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Sunday, October 18, 2020

Florida voting officials emphasize it could take days to get a final tally in the battle between Trump and Biden

Posted By on Sun, Oct 18, 2020 at 2:23 PM

click to enlarge PHOTO VIA TIFFANY TERTIPES/UNSPLASH
  • Photo via Tiffany Tertipes/Unsplash

With an unprecedented number of voters opting to cast ballots by mail in Florida and throughout the nation, elections officials are urging patience in what some experts say should be viewed as “election season” rather than Election Day.

“Our focus is on getting this right, not getting it done as fast as possible to satisfy all the voices out there clamoring for instantaneous results. You can’t have perfection instantaneously,” Leon County Supervisor of Elections Mark Earley told reporters early this week during a video conference hosted by Common Cause Florida.

Supervisors and public-interest groups are trying to spread the word that it could take days for elections officials to get a final tally in the battle between Trump and Biden.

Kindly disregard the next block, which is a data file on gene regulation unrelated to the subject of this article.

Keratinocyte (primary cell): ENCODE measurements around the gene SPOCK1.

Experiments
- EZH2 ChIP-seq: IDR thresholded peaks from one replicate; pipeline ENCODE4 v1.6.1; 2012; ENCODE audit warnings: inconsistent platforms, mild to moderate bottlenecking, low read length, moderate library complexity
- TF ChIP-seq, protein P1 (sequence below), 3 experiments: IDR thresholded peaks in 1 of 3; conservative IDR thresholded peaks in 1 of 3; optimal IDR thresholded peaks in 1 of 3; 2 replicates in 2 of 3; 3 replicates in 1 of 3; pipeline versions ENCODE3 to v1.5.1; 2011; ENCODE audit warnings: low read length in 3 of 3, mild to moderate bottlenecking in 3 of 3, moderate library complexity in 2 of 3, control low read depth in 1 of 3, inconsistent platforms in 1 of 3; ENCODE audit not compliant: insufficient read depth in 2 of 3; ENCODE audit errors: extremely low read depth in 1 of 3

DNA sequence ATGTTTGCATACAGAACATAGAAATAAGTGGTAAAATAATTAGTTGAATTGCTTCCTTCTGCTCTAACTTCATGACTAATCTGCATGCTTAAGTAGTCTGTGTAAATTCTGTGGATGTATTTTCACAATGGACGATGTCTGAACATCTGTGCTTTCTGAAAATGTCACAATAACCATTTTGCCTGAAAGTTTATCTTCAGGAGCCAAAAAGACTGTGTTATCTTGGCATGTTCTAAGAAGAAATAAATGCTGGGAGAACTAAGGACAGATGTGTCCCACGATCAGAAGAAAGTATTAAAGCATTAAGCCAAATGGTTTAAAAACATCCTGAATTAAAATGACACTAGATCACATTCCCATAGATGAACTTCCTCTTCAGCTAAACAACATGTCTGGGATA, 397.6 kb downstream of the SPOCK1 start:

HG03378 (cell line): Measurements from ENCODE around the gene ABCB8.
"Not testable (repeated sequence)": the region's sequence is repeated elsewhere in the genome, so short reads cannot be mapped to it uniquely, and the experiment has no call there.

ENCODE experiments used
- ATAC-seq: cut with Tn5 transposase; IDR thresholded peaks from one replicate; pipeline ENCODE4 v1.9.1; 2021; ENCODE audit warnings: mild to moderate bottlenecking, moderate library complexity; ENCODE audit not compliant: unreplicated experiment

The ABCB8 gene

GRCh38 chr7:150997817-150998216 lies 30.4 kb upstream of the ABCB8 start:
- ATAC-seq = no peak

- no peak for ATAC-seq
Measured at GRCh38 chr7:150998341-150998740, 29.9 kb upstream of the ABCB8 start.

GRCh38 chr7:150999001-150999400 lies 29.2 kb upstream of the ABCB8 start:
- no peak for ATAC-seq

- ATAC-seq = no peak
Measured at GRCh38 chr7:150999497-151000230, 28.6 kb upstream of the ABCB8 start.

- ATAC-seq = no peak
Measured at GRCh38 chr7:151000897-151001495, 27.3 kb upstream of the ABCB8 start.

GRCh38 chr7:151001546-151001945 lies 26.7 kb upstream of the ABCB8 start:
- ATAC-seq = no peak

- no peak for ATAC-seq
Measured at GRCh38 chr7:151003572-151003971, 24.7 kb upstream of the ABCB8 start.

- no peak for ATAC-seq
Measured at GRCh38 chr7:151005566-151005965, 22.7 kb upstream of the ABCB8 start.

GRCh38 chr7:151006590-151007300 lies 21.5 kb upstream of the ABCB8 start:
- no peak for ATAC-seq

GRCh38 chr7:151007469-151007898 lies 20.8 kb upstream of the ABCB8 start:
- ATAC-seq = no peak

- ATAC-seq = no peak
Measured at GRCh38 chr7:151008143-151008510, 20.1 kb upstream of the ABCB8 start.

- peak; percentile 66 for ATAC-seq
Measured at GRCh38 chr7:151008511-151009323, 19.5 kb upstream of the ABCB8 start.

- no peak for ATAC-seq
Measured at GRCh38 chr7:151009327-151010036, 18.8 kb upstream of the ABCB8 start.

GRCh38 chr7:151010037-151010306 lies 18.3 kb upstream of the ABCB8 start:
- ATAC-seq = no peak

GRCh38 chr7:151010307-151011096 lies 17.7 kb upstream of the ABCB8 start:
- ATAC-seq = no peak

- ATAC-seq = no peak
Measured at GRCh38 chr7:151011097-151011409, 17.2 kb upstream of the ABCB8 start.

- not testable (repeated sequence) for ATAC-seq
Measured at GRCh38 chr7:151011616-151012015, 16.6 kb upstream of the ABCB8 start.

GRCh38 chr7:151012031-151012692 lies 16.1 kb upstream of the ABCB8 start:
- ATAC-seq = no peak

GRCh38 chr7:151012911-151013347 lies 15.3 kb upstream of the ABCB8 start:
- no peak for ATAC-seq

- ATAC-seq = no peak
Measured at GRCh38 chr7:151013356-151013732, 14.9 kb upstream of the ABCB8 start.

The push to educate the public about the time involved in the tabulation of mail-in ballots comes as the Republican president has repeatedly demanded that a winner of the Nov. 3 election be determined by the end of Election Day.

In Florida, elections officials are allowed to begin processing mail-in ballots weeks before Election Day. But in some states, the ballots can’t be counted until the day of the election.

This year’s exponential number of mail-in ballots — including in some states that have initiated vote-by-mail procedures for the first time in response to the COVID-19 pandemic — could result in an extended ballot-counting period, experts say.

Uncertainty about the outcome of the Trump-Biden race by the end of Election Day is OK, they emphasized.

The Florida elections supervisors pointed out that their unofficial tallies do not have to be submitted to state officials until noon Saturday, Nov. 7. After Election Day, officials have to scrutinize provisional ballots, ballots of voters who had an opportunity to “cure” mismatched signatures, and verify precinct-level results.

“It’s a long, intensive process,” Earley said. “Tabulation is not a horse race. It’s not suddenly, this person’s ahead and this person’s behind and it switches and, OK, there’s another lead change. Nothing’s changed. … The results are all in. We just have to figure out what they are.”



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